Collectable: Norton Commando Fastback-News & Reviews-Motorcycle Trader

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Norton Triumph Prototype
Norton Triumph Prototype

30 Jul 2013 | Ian Falloon looks at a performance icon of its day

Words Ian Falloon

Vibration was always the of big British twins but Ian Falloon Norton’s innovative solution.

In England was on a high. It led the world in and fashion and was at the forefront of engineering

This was the time of the Beatles, Stones, miniskirts and the Harrier jump jet. But England’s dominant motorcycle industry was in Edward Turner introduced the Speed Twin in 1937 and not changed over the following 30 Norton followed Triumph its 500cc Model 7, gradually it to 600cc, 650cc, 750cc, and 850cc.

As it grew, so did the vibration, in the 750cc Norton Atlas – the … of all.

There was Norton could do about the of its long-… twin. Large-capacity especially the 360-degree type the Norton with both rising and falling together, extraordinarily, but in a single plane. the resources to completely design and for an all-new engine, Norton the ingenious Isolastic system.

The engine, gearbox and swingarm rigidly mounted together in one and coupled to the frame through mounts. These only movement in a single plane, isolating vibration from the without compromising handling. At the time the engine’s cylinders inclined forward, getting from the old-fashioned look harked back to the Norton

While it may have looked the design was still rooted in the Valve operation was by pushrods and and there was a separate four-speed joined together by a triplex drive chain. Oil leaks part of the package.

The frame was completely different to the earlier type. Norton had engaged Dr Stefan Bauer as director of and Bauer dismissed the iconic frame as “rubbish”. Bauer a spine-type frame and specified one around a large, 57mm tube.

When the Commando was released, purists were that Norton had abandoned the and there was much scepticism as to how the would handle. One ride was to prove all the detractors wrong. The handling was well up to traditional standards and, with the vibration isolated from the the Commando could be ridden for longer.

The engine may have been itself to pieces, loosening float bowls and exhaust pipes, but the rider was quite to all this activity.

In its transition Atlas to Commando, the 73 x 89mm twin’s compression ratio up to 8.9:1 (from 7.6:1) and the to 30mm Amal concentric. The increased from 36kW to 41kW (56hp) at 6500rpm. the gearbox was largely unchanged, the received a four-plate, diaphragm clutch.

This allowed the plate pressure without any increase in hand pressure.

The wasn’t startling but the complete weighed only 181kg and the wheels rolled on a very 1441mm wheelbase. The suspension was top quality: a tried and trusted Roadholder fork and Girling absorbers.

For 1968, just prior to the Japanese onslaught, the Norton performance was sensational. The top speed was 190km/h and the Commando could the standing 400m in a little 13 seconds. The Commando was an instant remaining popular even the Japanese 750s arrived, the British Motor Cycle ‘Machine of the Year’ poll for years in a row.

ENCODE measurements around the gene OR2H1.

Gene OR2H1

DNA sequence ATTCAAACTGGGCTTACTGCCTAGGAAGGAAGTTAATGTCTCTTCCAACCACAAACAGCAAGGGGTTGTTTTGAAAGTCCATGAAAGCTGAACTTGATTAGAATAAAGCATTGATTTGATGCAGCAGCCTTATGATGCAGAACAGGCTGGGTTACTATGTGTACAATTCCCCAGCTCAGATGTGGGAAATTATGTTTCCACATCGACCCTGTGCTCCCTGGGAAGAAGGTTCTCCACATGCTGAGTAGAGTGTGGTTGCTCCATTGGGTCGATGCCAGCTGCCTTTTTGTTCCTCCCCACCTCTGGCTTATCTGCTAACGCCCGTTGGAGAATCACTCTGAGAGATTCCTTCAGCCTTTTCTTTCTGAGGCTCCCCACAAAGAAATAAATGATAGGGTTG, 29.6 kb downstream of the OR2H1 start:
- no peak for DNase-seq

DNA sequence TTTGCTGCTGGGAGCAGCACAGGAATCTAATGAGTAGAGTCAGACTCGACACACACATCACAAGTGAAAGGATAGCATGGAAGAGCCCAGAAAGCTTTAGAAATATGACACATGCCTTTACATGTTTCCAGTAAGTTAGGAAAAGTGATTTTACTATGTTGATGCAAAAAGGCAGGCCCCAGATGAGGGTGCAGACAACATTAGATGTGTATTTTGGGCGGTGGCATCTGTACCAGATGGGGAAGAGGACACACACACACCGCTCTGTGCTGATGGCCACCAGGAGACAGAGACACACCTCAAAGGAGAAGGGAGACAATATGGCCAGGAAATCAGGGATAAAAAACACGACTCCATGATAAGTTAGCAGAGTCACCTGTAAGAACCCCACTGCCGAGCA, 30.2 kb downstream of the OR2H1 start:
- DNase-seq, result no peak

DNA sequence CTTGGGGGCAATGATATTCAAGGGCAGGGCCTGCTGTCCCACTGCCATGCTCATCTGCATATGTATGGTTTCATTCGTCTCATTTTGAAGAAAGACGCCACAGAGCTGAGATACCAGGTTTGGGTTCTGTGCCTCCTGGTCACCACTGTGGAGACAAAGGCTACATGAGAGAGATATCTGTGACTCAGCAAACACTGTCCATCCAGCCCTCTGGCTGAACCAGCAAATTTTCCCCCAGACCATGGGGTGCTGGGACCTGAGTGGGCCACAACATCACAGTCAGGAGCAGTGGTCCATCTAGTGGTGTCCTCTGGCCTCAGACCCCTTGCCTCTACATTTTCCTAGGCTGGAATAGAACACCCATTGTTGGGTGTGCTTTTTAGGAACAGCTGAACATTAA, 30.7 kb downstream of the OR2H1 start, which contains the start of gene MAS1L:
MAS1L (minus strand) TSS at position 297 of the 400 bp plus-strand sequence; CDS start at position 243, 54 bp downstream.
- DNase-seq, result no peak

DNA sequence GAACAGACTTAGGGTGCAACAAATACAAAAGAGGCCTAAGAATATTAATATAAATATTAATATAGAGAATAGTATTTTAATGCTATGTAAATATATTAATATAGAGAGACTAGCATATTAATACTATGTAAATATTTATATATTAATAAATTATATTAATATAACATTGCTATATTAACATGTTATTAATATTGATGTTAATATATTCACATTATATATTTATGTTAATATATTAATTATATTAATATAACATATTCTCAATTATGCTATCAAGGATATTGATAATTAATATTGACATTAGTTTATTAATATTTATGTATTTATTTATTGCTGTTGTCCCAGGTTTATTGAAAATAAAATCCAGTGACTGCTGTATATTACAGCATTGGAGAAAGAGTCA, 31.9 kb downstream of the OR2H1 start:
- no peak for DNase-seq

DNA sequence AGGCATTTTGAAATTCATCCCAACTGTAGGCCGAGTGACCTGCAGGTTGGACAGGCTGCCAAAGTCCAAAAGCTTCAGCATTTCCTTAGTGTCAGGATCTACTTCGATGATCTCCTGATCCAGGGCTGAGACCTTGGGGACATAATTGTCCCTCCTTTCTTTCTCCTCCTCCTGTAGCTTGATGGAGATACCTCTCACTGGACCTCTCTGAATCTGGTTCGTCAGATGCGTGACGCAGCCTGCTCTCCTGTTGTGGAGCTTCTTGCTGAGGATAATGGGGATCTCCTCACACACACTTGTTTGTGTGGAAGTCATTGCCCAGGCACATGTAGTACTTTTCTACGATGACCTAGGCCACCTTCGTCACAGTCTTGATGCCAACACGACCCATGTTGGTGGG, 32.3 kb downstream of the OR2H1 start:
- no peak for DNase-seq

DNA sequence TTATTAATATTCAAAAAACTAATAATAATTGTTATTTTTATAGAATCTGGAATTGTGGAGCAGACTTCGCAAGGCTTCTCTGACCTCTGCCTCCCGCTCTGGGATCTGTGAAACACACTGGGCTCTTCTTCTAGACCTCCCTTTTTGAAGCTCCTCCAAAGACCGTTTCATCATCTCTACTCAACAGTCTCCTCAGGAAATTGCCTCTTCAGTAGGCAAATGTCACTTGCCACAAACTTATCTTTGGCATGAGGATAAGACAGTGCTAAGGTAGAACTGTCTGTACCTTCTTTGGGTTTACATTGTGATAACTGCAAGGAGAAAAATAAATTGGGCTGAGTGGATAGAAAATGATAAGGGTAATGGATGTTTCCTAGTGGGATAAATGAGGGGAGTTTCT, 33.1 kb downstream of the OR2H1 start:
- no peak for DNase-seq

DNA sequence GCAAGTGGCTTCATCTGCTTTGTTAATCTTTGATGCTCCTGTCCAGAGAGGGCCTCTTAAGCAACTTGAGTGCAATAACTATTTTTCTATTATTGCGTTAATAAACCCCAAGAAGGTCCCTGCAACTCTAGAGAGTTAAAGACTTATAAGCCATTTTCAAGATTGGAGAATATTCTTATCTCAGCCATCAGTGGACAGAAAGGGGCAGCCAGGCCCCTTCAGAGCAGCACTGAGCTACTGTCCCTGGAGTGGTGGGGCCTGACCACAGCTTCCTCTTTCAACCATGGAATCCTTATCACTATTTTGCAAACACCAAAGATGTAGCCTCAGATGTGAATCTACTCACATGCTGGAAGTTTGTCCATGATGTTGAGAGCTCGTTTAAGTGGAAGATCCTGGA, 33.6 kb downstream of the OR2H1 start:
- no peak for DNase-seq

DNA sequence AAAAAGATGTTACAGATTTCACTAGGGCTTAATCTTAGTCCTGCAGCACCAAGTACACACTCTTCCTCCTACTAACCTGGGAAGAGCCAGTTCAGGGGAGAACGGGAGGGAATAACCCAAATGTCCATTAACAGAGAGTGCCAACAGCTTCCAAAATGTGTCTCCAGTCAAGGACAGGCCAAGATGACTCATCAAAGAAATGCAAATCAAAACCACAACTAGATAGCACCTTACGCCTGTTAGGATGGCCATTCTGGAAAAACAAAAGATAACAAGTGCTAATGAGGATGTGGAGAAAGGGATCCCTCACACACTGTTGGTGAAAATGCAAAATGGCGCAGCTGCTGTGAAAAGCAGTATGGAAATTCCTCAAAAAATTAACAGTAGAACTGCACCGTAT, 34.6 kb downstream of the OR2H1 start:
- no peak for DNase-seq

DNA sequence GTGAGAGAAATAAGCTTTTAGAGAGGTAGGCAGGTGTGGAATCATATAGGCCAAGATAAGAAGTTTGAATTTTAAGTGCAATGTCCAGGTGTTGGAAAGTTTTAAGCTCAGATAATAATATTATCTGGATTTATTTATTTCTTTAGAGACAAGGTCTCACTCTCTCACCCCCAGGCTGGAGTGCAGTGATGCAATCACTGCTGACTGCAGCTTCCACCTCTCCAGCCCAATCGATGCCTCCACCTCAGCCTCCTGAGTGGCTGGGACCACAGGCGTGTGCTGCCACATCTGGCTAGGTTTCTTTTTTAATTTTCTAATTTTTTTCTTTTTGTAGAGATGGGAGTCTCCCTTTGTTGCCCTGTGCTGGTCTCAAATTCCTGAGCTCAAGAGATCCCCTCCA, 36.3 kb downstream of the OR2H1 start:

After Norton was seduced into the war, boosting the power of the 750 to (65hp). This engine, as the Combat, was only an option on the for 1972 but its 10:1 compression and voracity for high revs was too for the main bearings. Almost Combat engine quickly and Norton was forced to dismantle an assembly line to fit improved

It was an expensive mistake and one from the company struggled to recover.

nomenclature had risen to the Mark IV by and along with the Combat came a Lockheed front brake. Nearly all Mark IV were Roadsters or Interstates but the Fastback was still available in numbers. Phil De Gruchy one in the Peter Stevens showroom in Street, Melbourne, in September,

“It had been brought out from the UK by the owner and had only 3000 on the clock,” recounts Phil. price was $1175, a bargain with the $1995 asked for an 850 at the

Phil stopped riding the in 1983 with 45,000 on the clock but, in 2011, a total refurbishment. Apart the Borrani rims, the bike is stock right down to the tank and seat unit, in original red gelcoat. And it is still a that can be ridden regularly, as can attest.

His refurbished Commando is a at classic bike events and runs.

Although ubiquitous and always obsolete, the Commando possessed all the endearing qualities of a British motorcycle: a torquey engine, moderate weight, handling and, above timeless looks.

Many to Phil de Gruchy of Lightfoot Mont Albert, Vic, for the use of the Commando Mark IV Combat featured.


These are the to run by the kitchen cabinet if you lust a Norton Commando Fastback of own.

Norton Triumph Prototype
Norton Triumph Prototype

• Original price:

• Current valuation for one in aerage $9000

• Current valuation for one in condition: $15,000

• The first of 1968 was a fastback, but was known as the The styling was by David Bristow, in of 3D design at Wolff Olins, a design agency.

• The Norton was the first motorcycle to be launched corporate branding. Wolff dreamed up the trademark ‘green that appeared on the fuel of the prototype. These

green were derided and only on the prototype.

• During 1969 the Commando was renamed the Fastback. were subsequently four versions, the last being the IV of 1972. The Fastback continued to a fibreglass fuel tank, Italian-made steel tanks available as an option.

• As the standard Fastback only had a fuel tank, a Fastback LR Range) was introduced in 1971. had a larger (18lt) steel and a revised seat. Only 400 Long Range Fastbacks


• The 1972 Mk IV Fastback was as it was the only Fastback with a disc brake. All other had a front drum brake.


Get this

— Norton Commando, by Vale, pub Crowood 2011

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